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NIH Funds Heart Tissue Regeneration Tests in Pigs

Kevin Strange and Voot Yin

Kevin Strange, left, and Voot Yin are inventors of MSI-1436 (MDI Biological Laboratory)

8 September 2017. An experimental drug to help grow new heart tissue after a heart attack is advancing to tests in pigs, with help from National Institutes of Health. Novo Biosciences Inc., developer of the drug, was awarded a two-year, $1.5 million Small Business Innovation Research grant from National Heart, Lung, and Blood Institute, part of NIH.

Novo Biosciences is a spin-off company from MDI Biological Laboratory in Bar Harbor, Maine, founded in 2013 by lab scientists Kevin Strange and Viravuth (Voot) Yin, now the company’s CEO and chief scientist respectively. The company’s drug, code-named MSI-1436, is derived from a naturally occurring compound that inhibits a protein known as tyrosine phosphatase 1B. This protein inactivates an enzyme that regulates innate tissue repair and regeneration.

The drug, in this case, is designed to stimulate heart muscle cells called cardiomyocytes that repair heart tissue damage from heart attacks. That damage is often replaced by scar tissue, which prevents the heart from beating in its normal rhythm. In tests with lab mice induced with damage similar to a heart attack, recipients of MSI-1436 reduced the amount of scar tissue, improved heart function, reduced the thinning of heart walls, increased production of cardiomyocytes, and increased survival times. The company says MSI-1436 was also well-tolerated in early-stage clinical trials of its safety in patients with type 2 diabetes and obesity.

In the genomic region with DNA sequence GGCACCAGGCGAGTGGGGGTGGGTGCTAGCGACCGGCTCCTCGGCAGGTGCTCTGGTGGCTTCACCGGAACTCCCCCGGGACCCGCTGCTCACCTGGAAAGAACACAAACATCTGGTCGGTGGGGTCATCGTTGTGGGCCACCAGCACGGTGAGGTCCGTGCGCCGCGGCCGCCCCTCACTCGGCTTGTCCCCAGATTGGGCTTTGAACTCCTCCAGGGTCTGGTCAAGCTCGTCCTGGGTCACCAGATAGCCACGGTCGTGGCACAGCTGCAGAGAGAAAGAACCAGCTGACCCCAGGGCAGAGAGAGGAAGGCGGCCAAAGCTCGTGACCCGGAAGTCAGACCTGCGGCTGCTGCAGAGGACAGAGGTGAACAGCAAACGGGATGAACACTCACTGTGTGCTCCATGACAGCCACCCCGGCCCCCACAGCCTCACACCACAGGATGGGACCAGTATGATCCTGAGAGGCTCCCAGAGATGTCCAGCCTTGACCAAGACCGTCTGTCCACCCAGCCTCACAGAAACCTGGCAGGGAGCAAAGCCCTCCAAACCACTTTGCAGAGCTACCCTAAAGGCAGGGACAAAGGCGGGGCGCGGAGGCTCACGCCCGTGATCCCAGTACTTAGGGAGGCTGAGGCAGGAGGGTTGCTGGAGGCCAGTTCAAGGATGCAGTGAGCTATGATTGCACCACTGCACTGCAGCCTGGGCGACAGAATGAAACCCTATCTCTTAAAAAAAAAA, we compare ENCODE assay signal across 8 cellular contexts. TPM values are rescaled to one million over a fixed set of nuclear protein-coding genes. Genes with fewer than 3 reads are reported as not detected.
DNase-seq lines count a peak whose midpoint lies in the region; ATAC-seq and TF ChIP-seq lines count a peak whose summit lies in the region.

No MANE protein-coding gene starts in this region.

As reported in Science & Enterprise, MDI Biological Laboratory received a patent on the technology to treat heart disease in August 2016. The patent is shared with Michael Zasloff of the MedStar-Georgetown Transplant Institute at Georgetown University Hospital in Washington, D.C.

The drug still needs to be tested in animals with hearts more like humans, thus the tests with pigs, whose hearts are similar in size and function. Novo Biosciences proposes measuring effects of the drug on restoring heart functions with echocardiograms that provide images of the heart with ultrasound. The tests with pigs will be structured much like clinical trials, where the animals will be randomly assigned to receive either MSI-1436 or a placebo, and the lab researchers not aware if they are administering the test drug or the placebo. A cardiovascular team at Louisiana State University in New Orleans will conduct the tests.

“If the pig study is successful, Novo Biosciences will seek investors to move the potential drug through the multi-stage clinical trial process,” says Yin in an MDI statement. “If MSI-1436 shows results in humans that are anything like what we have demonstrated in mice, it will be a game-changer for patients who have suffered a heart attack.”

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